During the course of a typical week, we sample teas to many visitors at Selby Gardens and the Downtown Farmer’s Market here in Sarasota. We talk tea and find many tea drinkers thrilled to engage us with their favorite tea tales. Yes, we love our job.
It comes as no surprise that many people use teabags. But shocking is how many people have never tasted loose leaf tea. Sad to think so many people are missing out on the wonderfully unique experience of loose leaf tea.
And so, “THINK OUT OF THE BAG” our campaign to encourage people to choose loose leaf tea in place of tea in tired old bags. The subheading is, “Loose leaf tea is fresher, hipper, and just darn better for you.” We intend to convert teabag users to loose leaf tea drinkers through tasting, educating, and advocating loose leaf tea one sip at a time.
There are several reasons to choose loose leaf over tea bag tea, and we offer them here. If you, our fellow tea lovers, have other reasons we failed to mention, please share…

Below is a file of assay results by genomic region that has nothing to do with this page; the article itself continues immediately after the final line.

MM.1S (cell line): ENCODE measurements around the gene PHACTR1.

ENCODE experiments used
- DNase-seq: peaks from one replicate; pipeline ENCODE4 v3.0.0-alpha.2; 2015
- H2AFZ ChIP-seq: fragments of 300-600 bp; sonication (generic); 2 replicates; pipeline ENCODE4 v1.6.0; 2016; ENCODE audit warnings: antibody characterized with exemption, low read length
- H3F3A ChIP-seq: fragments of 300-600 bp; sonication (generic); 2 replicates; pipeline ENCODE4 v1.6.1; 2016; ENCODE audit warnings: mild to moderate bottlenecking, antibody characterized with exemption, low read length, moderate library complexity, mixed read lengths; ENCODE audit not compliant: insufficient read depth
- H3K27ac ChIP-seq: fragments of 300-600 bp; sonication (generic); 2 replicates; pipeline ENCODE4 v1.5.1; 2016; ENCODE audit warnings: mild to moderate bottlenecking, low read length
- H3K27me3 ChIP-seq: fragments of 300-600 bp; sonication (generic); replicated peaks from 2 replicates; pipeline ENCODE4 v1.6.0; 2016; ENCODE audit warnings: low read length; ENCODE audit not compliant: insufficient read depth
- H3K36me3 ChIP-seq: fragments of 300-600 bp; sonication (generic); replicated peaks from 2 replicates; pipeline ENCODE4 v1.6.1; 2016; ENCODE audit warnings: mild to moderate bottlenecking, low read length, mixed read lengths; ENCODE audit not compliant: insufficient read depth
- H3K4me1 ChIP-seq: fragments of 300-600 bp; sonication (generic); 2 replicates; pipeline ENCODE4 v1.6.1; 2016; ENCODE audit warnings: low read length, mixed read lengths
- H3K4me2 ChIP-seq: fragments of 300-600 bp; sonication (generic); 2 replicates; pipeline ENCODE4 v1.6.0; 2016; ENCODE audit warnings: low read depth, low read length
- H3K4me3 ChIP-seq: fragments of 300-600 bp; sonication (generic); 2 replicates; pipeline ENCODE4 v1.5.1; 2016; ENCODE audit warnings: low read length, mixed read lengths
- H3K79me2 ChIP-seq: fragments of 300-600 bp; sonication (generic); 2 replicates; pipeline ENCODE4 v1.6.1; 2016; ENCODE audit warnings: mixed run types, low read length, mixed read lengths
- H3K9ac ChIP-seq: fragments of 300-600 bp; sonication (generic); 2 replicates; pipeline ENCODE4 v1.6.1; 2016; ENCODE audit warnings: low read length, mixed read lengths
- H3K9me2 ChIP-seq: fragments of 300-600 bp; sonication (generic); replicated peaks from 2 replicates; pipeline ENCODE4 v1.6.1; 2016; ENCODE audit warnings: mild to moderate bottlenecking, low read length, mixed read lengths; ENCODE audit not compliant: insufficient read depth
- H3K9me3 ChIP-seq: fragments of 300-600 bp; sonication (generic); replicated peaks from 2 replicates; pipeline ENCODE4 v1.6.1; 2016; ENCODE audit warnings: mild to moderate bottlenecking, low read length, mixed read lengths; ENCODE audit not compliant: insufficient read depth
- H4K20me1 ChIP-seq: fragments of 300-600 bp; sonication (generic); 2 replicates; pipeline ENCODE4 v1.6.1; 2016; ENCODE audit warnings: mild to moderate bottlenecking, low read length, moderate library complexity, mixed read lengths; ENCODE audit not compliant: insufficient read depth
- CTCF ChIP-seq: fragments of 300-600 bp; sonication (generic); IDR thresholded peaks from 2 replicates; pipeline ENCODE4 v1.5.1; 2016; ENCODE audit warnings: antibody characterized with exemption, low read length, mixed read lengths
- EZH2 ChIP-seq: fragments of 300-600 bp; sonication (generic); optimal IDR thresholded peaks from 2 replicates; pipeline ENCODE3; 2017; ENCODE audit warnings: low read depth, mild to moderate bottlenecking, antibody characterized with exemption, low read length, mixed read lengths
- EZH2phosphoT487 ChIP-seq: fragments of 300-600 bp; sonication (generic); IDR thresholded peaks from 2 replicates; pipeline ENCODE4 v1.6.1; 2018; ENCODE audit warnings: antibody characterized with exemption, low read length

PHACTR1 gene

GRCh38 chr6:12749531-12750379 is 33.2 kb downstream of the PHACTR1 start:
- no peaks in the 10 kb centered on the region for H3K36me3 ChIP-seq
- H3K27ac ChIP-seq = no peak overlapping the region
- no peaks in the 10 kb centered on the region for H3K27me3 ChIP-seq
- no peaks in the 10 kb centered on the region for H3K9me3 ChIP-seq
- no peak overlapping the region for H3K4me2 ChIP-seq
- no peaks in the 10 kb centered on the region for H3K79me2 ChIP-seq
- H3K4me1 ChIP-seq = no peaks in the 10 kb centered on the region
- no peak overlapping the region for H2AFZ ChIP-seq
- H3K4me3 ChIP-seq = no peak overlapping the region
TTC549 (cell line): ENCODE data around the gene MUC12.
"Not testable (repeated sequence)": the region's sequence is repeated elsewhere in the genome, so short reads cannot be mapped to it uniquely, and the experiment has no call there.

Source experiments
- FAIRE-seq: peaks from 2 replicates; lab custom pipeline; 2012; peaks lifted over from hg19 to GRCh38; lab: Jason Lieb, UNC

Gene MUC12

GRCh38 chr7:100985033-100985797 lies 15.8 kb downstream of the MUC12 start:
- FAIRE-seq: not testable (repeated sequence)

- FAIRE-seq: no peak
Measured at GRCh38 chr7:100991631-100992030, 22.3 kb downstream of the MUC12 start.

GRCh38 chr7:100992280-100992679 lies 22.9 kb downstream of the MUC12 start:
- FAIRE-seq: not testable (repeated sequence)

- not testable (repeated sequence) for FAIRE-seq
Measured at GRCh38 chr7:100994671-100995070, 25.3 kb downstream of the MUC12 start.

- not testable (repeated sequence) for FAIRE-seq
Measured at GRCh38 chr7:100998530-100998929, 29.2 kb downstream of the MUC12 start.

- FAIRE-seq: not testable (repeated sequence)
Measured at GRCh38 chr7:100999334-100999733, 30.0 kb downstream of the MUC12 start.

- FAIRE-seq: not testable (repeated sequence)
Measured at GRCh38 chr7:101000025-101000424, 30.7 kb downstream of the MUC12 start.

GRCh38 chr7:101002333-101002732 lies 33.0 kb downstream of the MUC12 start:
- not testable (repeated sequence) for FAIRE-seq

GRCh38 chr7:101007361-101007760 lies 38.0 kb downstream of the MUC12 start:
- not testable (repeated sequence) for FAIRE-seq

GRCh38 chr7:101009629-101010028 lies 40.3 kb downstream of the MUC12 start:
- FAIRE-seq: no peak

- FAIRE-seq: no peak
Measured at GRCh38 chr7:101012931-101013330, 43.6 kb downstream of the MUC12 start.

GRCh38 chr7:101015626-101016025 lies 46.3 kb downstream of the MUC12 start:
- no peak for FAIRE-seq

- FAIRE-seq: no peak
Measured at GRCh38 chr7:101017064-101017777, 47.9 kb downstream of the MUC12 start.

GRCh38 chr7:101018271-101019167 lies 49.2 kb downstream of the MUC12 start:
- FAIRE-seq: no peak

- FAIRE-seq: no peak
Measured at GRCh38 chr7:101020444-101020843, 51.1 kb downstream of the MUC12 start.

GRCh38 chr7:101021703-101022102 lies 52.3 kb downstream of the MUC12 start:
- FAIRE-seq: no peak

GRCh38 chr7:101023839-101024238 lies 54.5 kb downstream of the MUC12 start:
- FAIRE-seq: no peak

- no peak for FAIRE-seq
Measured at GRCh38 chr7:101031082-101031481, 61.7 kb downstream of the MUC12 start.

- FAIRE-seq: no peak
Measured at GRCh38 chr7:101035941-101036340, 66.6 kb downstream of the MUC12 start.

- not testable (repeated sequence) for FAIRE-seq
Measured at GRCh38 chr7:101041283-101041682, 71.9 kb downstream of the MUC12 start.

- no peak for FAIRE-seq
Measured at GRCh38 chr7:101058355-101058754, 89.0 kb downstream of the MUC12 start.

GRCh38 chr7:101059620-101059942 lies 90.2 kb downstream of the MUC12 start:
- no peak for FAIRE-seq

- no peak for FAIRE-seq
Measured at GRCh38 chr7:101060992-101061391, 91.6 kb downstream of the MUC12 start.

There is absolutely no comparison. Most bag tea is the lowest tea grade (dust or fannings) that comes out of the production area. There are some exceptions, but generally, the tea is very small particles and holds little flavor. Every step in the processing of loose leaf tea is designed to enhance the flavor and taste.
There are also some exceptions, and just because you buy loose leaf tea does not mean it will be of excellent quality. We and all of our fellow tea enthusiasts search for teas with exceptional freshness, quality, and taste, and you should too. We call this our “tea journey.” Loose leaf tea allows you to examine, smell, listen, and sample for maximum quality.